Murders in New York City Reach Historic Lows Without Use of the Death Penalty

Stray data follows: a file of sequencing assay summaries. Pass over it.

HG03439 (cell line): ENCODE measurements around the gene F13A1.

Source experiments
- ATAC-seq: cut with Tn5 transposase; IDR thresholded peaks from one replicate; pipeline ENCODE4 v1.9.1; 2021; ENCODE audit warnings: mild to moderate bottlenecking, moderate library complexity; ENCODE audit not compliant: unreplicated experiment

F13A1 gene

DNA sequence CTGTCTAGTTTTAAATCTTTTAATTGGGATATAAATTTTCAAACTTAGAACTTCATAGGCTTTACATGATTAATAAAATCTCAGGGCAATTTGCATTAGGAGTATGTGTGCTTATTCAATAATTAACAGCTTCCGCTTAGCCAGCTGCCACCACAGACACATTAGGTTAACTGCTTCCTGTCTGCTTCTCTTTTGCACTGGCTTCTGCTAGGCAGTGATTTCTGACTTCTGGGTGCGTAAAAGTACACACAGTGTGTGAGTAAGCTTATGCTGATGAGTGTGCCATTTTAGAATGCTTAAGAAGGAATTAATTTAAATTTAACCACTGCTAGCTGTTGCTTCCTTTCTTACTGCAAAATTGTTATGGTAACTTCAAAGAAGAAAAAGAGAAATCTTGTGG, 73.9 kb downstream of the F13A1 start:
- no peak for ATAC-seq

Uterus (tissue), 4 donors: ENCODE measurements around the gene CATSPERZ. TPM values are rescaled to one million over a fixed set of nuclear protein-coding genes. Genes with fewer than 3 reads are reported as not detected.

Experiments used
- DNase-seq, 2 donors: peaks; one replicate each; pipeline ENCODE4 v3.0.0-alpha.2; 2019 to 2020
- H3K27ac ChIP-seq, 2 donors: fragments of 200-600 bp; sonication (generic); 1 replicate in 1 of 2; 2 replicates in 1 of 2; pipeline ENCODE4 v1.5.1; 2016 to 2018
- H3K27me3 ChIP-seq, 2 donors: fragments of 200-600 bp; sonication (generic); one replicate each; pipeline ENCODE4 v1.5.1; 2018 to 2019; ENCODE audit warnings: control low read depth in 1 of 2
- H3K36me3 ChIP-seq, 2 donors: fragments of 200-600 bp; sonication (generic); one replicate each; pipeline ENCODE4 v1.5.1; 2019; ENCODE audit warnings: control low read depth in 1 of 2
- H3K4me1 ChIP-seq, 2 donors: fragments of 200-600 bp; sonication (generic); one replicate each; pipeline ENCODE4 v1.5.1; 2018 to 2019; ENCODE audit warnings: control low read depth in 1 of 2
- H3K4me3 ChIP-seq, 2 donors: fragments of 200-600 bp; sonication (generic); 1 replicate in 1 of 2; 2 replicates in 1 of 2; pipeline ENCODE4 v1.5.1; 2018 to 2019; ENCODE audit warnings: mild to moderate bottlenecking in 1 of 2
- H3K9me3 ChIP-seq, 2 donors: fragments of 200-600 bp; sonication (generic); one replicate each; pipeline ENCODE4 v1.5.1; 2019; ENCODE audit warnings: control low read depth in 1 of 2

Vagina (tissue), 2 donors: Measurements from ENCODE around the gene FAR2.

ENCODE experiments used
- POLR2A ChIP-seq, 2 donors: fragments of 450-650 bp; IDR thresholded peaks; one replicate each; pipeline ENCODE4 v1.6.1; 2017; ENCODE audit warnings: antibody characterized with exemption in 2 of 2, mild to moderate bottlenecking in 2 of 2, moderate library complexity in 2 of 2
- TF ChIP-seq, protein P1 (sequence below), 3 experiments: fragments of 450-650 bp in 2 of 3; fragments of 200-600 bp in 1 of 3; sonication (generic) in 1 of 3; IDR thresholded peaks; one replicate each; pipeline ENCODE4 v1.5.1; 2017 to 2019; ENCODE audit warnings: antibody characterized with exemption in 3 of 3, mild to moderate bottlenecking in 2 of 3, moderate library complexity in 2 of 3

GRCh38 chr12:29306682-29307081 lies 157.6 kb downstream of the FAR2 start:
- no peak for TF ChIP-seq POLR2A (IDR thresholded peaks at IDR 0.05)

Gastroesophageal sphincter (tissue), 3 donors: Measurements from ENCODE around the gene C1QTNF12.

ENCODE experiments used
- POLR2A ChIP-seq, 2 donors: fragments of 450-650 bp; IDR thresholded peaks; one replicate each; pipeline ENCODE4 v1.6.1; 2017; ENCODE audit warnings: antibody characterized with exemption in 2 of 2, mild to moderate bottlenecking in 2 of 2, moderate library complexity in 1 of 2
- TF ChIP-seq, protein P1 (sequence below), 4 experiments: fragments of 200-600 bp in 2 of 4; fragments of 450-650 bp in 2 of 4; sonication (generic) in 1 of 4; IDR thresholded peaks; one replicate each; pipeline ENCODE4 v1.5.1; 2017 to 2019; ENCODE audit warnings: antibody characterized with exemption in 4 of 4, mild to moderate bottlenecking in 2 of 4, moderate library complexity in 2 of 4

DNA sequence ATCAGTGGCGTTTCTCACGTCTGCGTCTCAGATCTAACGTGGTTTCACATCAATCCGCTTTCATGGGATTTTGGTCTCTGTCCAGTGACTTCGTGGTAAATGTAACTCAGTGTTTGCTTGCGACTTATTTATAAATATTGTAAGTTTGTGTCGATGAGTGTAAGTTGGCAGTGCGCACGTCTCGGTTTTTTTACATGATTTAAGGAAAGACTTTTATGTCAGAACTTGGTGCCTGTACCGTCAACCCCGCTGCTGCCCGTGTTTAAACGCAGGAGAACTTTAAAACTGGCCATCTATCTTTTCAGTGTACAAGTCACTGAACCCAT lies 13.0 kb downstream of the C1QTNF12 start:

Homicide figures for New York City show that the number of murders in 2005 may fall below 500, a figure that would be the fewest since 1961 and would bring the city's murder rate below the rate for the nation as a whole. So far this year, random murders and murders committed during robberies and burglaries have also declined. Experts note that both declines appear to be largely attributable to a greater police presence, fewer guns, and the decrease in random violence in the city that came with the waning of the crack epidemic. In Manhattan, the annual number of murders recently dipped below 100 for the first time since the 19th century. (New York Times, August 7, 2005). New York City's steady murder-rate decline began after 1990, five years before the state restored the death penalty. The decline in murders has continued since the law was struck down as unconstitutional in 2004. See Deterrence.